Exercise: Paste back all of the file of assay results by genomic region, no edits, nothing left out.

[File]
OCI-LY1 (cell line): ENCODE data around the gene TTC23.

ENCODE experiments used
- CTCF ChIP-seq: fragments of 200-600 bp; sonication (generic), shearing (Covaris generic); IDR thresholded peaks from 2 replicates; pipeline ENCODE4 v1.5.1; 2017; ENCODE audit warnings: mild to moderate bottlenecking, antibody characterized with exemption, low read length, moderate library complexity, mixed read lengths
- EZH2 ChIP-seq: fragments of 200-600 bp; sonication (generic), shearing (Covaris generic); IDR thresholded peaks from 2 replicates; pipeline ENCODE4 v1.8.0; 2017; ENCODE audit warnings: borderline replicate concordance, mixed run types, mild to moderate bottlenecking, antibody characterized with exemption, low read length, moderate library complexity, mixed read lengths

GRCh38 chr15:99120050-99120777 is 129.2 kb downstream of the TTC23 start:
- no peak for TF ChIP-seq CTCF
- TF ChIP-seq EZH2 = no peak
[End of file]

OCI-LY1 (cell line): ENCODE data around the gene TTC23.

ENCODE experiments used
- CTCF ChIP-seq: fragments of 200-600 bp; sonication (generic), shearing (Covaris generic); IDR thresholded peaks from 2 replicates; pipeline ENCODE4 v1.5.1; 2017; ENCODE audit warnings: mild to moderate bottlenecking, antibody characterized with exemption, low read length, moderate library complexity, mixed read lengths
- EZH2 ChIP-seq: fragments of 200-600 bp; sonication (generic), shearing (Covaris generic); IDR thresholded peaks from 2 replicates; pipeline ENCODE4 v1.8.0; 2017; ENCODE audit warnings: borderline replicate concordance, mixed run types, mild to moderate bottlenecking, antibody characterized with exemption, low read length, moderate library complexity, mixed read lengths

GRCh38 chr15:99120050-99120777 is 129.2 kb downstream of the TTC23 start:
- no peak for TF ChIP-seq CTCF
- TF ChIP-seq EZH2 = no peak